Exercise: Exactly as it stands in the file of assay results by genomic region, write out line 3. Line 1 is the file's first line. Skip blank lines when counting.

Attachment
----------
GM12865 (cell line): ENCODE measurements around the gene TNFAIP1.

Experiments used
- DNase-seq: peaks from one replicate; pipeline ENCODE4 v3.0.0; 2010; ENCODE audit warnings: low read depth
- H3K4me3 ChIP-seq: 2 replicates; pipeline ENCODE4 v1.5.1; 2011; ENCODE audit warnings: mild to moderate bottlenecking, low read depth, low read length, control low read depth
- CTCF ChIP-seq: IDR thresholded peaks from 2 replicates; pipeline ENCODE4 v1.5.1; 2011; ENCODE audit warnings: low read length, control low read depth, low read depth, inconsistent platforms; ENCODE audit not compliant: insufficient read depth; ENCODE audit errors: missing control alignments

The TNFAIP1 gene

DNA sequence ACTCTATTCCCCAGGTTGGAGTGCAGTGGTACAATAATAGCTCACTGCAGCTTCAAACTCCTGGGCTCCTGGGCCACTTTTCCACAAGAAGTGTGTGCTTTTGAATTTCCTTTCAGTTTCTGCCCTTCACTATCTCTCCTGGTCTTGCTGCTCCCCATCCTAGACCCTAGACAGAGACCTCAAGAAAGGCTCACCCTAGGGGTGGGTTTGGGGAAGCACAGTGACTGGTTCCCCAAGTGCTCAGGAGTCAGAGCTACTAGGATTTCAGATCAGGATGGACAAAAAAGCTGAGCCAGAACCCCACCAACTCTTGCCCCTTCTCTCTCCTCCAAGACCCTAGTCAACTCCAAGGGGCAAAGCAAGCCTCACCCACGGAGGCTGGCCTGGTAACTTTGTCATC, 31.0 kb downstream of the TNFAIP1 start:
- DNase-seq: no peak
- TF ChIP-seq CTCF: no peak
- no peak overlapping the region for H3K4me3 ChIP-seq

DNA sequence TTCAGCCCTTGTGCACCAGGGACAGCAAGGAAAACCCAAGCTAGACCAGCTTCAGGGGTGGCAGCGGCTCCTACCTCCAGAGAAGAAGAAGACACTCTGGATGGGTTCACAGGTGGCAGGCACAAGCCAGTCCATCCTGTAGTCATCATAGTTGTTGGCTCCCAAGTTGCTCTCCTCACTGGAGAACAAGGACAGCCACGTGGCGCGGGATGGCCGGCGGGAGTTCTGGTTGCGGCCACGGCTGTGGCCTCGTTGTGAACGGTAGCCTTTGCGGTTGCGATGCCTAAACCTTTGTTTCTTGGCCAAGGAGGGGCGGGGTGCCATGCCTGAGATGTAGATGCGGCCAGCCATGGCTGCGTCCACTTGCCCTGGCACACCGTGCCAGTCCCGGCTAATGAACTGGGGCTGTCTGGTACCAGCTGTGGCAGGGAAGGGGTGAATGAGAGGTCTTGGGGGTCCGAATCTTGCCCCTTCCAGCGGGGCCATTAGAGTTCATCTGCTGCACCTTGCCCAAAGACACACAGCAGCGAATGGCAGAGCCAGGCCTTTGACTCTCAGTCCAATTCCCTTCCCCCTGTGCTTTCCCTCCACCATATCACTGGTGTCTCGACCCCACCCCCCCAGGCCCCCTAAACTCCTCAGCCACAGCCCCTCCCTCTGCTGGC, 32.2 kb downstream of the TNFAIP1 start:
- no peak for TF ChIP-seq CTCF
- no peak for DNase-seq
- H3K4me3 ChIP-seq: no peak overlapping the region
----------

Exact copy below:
- DNase-seq: peaks from one replicate; pipeline ENCODE4 v3.0.0; 2010; ENCODE audit warnings: low read depth